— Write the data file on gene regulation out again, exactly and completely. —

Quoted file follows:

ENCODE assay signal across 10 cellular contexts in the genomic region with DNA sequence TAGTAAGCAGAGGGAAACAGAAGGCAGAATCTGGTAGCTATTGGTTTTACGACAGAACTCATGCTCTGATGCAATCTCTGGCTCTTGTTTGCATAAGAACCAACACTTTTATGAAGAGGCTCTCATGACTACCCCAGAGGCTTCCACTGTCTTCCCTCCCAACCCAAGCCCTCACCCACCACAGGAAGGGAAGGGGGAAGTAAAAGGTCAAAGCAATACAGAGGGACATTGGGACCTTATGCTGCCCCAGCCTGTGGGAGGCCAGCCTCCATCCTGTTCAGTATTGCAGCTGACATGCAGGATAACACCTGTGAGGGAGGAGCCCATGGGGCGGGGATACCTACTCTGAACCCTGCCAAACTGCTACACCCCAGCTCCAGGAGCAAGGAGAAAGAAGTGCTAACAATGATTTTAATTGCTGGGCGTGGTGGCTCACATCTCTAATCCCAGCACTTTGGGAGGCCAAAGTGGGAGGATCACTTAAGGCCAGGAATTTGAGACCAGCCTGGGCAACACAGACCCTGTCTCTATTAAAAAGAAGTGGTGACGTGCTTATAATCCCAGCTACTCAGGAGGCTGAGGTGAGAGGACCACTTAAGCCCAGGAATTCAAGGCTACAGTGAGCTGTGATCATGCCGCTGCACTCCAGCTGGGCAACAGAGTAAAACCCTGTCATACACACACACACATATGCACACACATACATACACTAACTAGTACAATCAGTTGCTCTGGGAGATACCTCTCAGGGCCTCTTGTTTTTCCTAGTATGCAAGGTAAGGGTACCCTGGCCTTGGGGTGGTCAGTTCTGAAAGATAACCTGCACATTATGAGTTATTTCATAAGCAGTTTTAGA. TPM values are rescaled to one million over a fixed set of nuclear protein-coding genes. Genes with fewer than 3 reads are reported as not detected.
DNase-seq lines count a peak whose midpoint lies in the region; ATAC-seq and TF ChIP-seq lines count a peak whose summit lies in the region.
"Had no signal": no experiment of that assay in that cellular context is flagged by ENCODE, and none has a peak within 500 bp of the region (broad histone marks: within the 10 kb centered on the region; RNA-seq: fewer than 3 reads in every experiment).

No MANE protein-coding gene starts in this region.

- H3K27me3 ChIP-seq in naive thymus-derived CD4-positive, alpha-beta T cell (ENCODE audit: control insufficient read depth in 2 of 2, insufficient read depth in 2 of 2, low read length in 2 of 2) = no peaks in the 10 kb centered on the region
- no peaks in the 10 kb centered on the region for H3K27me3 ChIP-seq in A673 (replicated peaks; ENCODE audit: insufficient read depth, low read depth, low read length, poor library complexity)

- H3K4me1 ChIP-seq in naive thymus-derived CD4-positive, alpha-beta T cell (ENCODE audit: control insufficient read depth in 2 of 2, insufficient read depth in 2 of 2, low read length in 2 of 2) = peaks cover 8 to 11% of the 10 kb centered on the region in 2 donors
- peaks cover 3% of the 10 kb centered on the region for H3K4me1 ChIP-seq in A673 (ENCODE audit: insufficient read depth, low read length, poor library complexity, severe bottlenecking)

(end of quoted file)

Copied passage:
ENCODE assay signal across 10 cellular contexts in the genomic region with DNA sequence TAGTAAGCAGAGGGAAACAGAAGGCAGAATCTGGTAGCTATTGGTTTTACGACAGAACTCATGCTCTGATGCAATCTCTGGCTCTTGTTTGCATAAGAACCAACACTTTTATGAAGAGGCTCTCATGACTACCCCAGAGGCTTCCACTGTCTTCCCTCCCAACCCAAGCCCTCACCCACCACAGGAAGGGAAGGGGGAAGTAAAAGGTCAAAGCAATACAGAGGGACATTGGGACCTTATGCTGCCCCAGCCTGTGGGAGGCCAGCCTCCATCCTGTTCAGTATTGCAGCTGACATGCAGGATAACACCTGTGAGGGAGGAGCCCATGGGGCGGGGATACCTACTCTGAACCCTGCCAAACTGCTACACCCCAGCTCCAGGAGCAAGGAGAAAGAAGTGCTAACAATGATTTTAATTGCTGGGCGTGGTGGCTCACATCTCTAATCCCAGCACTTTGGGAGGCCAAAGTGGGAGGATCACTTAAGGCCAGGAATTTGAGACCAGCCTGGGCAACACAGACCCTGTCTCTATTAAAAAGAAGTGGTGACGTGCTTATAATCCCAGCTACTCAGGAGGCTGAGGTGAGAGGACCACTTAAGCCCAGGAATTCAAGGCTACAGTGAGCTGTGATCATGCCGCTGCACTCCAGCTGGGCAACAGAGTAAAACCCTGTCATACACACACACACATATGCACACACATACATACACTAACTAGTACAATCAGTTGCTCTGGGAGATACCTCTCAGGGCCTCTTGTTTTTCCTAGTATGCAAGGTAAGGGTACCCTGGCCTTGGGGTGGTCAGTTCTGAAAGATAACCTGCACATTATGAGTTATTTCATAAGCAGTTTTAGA. TPM values are rescaled to one million over a fixed set of nuclear protein-coding genes. Genes with fewer than 3 reads are reported as not detected.
DNase-seq lines count a peak whose midpoint lies in the region; ATAC-seq and TF ChIP-seq lines count a peak whose summit lies in the region.
"Had no signal": no experiment of that assay in that cellular context is flagged by ENCODE, and none has a peak within 500 bp of the region (broad histone marks: within the 10 kb centered on the region; RNA-seq: fewer than 3 reads in every experiment).

No MANE protein-coding gene starts in this region.

- H3K27me3 ChIP-seq in naive thymus-derived CD4-positive, alpha-beta T cell (ENCODE audit: control insufficient read depth in 2 of 2, insufficient read depth in 2 of 2, low read length in 2 of 2) = no peaks in the 10 kb centered on the region
- no peaks in the 10 kb centered on the region for H3K27me3 ChIP-seq in A673 (replicated peaks; ENCODE audit: insufficient read depth, low read depth, low read length, poor library complexity)

- H3K4me1 ChIP-seq in naive thymus-derived CD4-positive, alpha-beta T cell (ENCODE audit: control insufficient read depth in 2 of 2, insufficient read depth in 2 of 2, low read length in 2 of 2) = peaks cover 8 to 11% of the 10 kb centered on the region in 2 donors
- peaks cover 3% of the 10 kb centered on the region for H3K4me1 ChIP-seq in A673 (ENCODE audit: insufficient read depth, low read length, poor library complexity, severe bottlenecking)